Paradoxology by Krish Kandiah, Free for CAPC Members
Paradoxology provides an apologetic for uncertainty and a defense of discomfort.
If you have never sat in a premium seat in Yankee Stadium—well, turns out you’re in good company.
Controversy that started back in February culminated in Twittery goodness last week when #Ihaveneversatinapremiumlocation began trending. If you haven’t checked this out yet, you’re wasting your Internet life on cat memes and inspirational quotes superimposed over sunsets. If you’d like to remedy that, you may do so here.
The uproar started when New York Yankee COO Lonn Trost, in a misguided attempt to explain the newest front on his war with StubHub, indicated that those who buy premium seats should not be forced to sit next to StubHub-patronizing riff raff. “The problem below market at a certain point is that if you buy a ticket in a very premium location and pay a substantial amount of money,” Trost said during an interview on Boomer and Carton. “It’s not that we don’t want that fan to sell it, but that fan is sitting there having paid a substantial amount of money for a ticket and (another) fan picks it up for a buck-and-a-half and sits there, and it’s frustrating to the purchaser of the full amount. And quite frankly,” he continued, “the fan may be someone who has never sat in a premium location. So that’s a frustration to our existing fan base.” Trost’s implication is clear: premium seat buyers epitomize a style of baseball spectating best unspoiled by commoners.The tension between old and new isn’t unique to baseball…The strain of change is one that all of humankind struggles both for and against.
If you’re unfamiliar with the subculture that surrounds America’s pastime, you’re likely wondering, “Is there really a wrong way to place your baseball-loving butt in an overpriced ballpark seat?” The answer, of course, would be yes. Donning a Teenage Mutant Ninja Turtle costume would be one of those ways. Unicorn and Left Shark get-ups, too. But thanks to comedian John Oliver, all of these costumes could be seen in the premium seats directly behind home plate during the Yankees’ home opening series. In protest of Trost’s February comments, the Last Week Tonight host sold the worthiest fans premium seats for twenty-five cents per ticket. It was as glorious as you imagine Left Shark and Donatello watching baseball should be.
While this Red Sox fan would like to believe that Trost’s brand of snobbery is somehow unique to the Evil Empire, it’s not. Sadly, it’s representative of an attitude prevalent in baseball as a whole—one that prioritizes the fancies of the traditionally old white men who comprise the largest portion of the sport’s fan base. It’s the same attitude that criticizes players like Yasiel Puig and Bryce Harper for bringing a style that emphasizes the entertainment aspects of sport. Emphatic home run celebrations or a slow trot around the bases—touches of flair that would likely be tolerated, if not openly admired, in the NFL or NBA—are frowned upon in baseball. Such criticism highlights the fault lines in the widening fracture between traditionalist fans and fans ushering in a new age of the sport—one that discards many of the unwritten rules of America’s pastime.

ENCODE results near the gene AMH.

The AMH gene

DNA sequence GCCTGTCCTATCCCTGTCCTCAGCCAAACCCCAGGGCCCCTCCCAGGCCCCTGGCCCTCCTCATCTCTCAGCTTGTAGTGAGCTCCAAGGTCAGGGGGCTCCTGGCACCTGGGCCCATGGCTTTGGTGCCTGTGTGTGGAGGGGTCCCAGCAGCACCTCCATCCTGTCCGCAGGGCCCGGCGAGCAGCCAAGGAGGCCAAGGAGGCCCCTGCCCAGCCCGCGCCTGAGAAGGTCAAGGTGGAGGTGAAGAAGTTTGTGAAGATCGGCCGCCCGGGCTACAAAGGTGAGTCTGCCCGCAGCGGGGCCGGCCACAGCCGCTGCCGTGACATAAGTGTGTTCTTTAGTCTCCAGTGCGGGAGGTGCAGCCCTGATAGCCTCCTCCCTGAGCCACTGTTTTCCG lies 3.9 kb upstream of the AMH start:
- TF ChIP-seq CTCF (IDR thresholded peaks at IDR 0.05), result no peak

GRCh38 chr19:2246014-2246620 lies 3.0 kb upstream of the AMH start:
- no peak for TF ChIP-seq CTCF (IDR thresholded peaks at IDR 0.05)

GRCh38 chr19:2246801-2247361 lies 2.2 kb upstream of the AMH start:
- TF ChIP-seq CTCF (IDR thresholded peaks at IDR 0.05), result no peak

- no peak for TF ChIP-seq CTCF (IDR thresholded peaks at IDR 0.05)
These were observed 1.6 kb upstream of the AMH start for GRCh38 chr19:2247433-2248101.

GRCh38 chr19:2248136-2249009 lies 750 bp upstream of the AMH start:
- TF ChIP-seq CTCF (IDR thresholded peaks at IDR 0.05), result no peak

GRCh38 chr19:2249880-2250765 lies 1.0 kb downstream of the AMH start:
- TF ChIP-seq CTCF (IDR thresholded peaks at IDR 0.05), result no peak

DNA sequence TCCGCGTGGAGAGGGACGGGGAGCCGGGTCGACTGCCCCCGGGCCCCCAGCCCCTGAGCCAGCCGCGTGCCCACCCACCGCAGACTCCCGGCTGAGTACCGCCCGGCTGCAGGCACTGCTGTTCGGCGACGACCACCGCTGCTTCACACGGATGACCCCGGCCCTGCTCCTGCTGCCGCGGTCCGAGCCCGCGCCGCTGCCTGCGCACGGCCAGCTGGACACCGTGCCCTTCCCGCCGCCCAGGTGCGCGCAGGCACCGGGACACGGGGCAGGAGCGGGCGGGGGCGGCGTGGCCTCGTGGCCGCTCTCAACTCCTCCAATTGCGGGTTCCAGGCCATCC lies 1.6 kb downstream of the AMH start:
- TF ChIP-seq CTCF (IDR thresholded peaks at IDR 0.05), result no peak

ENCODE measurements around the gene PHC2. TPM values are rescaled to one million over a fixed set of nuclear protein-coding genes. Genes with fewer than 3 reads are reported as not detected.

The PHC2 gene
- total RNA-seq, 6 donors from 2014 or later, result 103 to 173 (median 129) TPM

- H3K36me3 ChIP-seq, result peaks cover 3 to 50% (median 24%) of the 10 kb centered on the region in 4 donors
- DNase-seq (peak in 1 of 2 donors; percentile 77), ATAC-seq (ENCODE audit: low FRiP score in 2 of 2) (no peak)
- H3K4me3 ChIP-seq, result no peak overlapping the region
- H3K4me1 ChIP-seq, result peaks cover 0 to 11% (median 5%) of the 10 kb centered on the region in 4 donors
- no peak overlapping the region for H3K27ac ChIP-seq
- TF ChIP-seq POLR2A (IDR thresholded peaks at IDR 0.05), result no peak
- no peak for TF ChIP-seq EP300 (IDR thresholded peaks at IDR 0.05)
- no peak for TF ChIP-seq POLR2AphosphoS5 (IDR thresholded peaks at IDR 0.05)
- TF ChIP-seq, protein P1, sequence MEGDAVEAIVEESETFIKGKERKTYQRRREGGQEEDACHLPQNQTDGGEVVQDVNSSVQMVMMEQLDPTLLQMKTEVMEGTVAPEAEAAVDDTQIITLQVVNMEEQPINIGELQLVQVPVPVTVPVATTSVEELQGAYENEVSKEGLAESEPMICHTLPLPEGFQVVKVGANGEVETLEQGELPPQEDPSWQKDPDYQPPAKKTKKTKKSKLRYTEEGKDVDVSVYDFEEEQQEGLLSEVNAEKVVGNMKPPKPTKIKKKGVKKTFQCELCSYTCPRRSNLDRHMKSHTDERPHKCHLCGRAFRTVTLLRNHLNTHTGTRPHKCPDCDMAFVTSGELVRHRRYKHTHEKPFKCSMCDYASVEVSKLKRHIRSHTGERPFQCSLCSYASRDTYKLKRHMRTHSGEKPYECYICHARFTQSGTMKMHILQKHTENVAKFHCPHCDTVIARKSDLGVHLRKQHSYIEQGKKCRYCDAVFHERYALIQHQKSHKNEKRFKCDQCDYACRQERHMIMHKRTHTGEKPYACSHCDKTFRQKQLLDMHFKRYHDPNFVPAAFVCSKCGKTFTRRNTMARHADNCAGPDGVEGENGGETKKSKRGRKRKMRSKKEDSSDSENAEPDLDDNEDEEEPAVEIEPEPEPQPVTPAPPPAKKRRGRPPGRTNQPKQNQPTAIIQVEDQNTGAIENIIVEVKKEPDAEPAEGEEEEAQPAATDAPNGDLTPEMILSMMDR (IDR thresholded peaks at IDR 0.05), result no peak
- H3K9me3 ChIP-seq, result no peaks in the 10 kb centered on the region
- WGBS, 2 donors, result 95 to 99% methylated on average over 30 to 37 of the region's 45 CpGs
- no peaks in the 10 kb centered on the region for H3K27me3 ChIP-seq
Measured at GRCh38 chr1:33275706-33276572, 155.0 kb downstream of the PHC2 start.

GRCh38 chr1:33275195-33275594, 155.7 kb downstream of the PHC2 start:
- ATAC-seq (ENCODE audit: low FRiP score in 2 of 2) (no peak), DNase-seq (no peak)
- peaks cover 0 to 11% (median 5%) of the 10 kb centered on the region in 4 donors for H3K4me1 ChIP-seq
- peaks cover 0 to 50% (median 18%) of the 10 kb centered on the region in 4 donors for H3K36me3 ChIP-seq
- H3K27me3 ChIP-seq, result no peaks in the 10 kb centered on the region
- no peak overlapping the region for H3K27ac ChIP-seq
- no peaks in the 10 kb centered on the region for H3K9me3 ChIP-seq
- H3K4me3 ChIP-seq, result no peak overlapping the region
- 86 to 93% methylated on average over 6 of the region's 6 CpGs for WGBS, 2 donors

The rift is not new. But it is widening. Traditionalist fans tend to prioritize values that celebrate grudges and forgo showmanship. Nailing a guy with a ninety mile per hour fastball is fine, but flipping your bat on the heels of a homer is obviously crossing the line. This attitude, though, is being contested by a generational gap and value shift. (Okay, getting smoked by a fastball is still on the up and up—but under the millennials’ reign of terror, you get to flip your bat.)
Baseball is changing. If you ask the advocates of that change, they’ll tell you it’s not changing fast enough. Meanwhile, traditionalists will slap you with their baseball scorecards for introducing hashtags and Left Shark to their beloved, two-hundred-plus-year-old game.
The tension between old and new isn’t unique to baseball, though. You could substitute “fog machine” for “Teenage Mutant Ninja Turtle costume,” and you’d almost have an argument about the generational rift within the American church. The strain of change is one that all of humankind struggles both for and against. We are crafted in the image of an unchanging God, but placed in an ever-changing, inherently temporal earth. We are bent toward conservatism, but we also crave novelty—a disparity that is exacerbated when multiple generations of people commune with one another. The seemingly natural response to such a conundrum is to camp on different sides of the same lake, mutually enjoying a common resource without much need or desire to break bread together.
The appeal of such an arrangement is obvious: a homogeneous group is organic and easy to please. But while generational divisions are sometimes necessary and can be healthy, they don’t make us whole. They don’t represent reality and are by nature exclusive. The hard work of communion might mean violating the comfort that homogeneity provides and teasing out the tensions between conservation and progress—and that’s hard.
But the fruit of that difficult work is good. That work is kingdom building, and it yields is diversity—an intentional communion that makes better, less comfortable, more devoted people—in life, in church, and yes, even in the stands.
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